In My Opinion

Testing, testing – is there an SAT coach in the house?

January 18, 2014 

Just a year ago, I’d never even heard of something called an “SAT coach” and this week, well, I hired one.

Such is the power of peer pressure, middle-age mommy style. All of a sudden, every time I was around other parents of high school juniors – whether it was a ballgame, a dinner party or just making small talk at the grocery store, the talk turned to the SAT, which stands for Scholastic Aptitude Test or, remembering my own lackluster test scores, Stupid Algebra Tricks.

And then, after discussing upcoming testing dates and locations, the mommy voices would lower to a near-whisper.

“Have you hired your coach yet?”

The first time I heard this I nearly choked on the artichoke dip I had been thoroughly enjoying.

“Huh? Nah. The Princess doesn’t play any sports.”

“Not sports! An SAT coach, silly!”

“Do what?”

I don’t remember the SAT being that big a deal back in the Black Sabbath days. You took it one time, you hoped it wasn’t a disaster and then you found out you were pregnant, got married and never thought about it again.

OK, maybe that was just my high school.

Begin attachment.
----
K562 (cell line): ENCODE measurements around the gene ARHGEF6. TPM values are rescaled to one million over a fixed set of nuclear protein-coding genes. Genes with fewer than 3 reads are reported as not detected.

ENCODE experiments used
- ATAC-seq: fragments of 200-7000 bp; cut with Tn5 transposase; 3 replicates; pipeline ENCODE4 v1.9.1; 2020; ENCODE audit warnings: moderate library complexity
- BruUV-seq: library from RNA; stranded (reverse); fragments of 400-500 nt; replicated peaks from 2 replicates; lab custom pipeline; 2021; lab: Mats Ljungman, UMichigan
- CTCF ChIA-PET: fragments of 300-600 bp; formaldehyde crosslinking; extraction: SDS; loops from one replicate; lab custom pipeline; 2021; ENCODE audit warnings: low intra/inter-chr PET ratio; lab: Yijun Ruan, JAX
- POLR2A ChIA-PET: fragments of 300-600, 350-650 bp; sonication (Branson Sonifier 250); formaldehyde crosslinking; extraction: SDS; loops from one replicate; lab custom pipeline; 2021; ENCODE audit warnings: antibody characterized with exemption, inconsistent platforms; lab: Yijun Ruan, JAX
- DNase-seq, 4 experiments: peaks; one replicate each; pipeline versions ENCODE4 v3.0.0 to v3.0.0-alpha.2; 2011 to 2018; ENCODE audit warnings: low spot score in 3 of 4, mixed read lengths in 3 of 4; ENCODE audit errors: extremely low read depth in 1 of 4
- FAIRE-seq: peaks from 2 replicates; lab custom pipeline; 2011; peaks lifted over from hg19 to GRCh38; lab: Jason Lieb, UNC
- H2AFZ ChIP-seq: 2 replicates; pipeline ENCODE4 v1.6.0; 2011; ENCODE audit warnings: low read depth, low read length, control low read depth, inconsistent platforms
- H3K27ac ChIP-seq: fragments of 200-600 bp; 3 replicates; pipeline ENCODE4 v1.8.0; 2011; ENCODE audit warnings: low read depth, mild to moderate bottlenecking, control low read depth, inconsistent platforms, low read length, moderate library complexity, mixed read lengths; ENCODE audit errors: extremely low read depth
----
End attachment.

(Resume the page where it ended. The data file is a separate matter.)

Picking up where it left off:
But a lot has happened since then. The SAT has spiffed up its image considerably. Just to sign up the Princess to take the test had me in tears. There were so many questions. And I had to upload a digital photo for her admission ticket, which I had no idea how to do. The Princess did that part but took way too long to find a picture of herself that she liked.

“It doesn’t matter!” I finally screamed. “The College Board doesn’t care if your messy bun looks too messy. Just pick one already!”

Signing up to take the test took an entire evening. When I finally hit the “SUBMIT” button I felt like I should take a “Rocky” style victory jog around the house. Fortunately the mood passed and I had a beer instead. Good call.

And then, not more than a week later, the SAT coach talk started up.

“Have you got one yet?” I was asked by a friend.

“Yeah, it’s called ALL HER TEACHERS.”

But, after a while, I started to fret. The mommies are very clued in to these things. One had prepared a flow chart demonstrating the strengths and weaknesses of the various local coaches.

Another mommy pulled me into a coat closet at a New Year’s party and whipped out a coach’s private number stored in her cell phone.

“Here you go,” she said. “Happy New Year!”

“But I’ve read somewhere that it may not even help that much,” I said lamely. “Why do parents have to micromanage everything?”

“My kid’s score went up 200 points,” she said, opening the closet door and booting me out, clearly regretting her decision to share. “Do what you think is best.”

Me? I have no idea. But the mommies have never steered me wrong. Coach starts in six weeks. I’m chilling the Gatorade.

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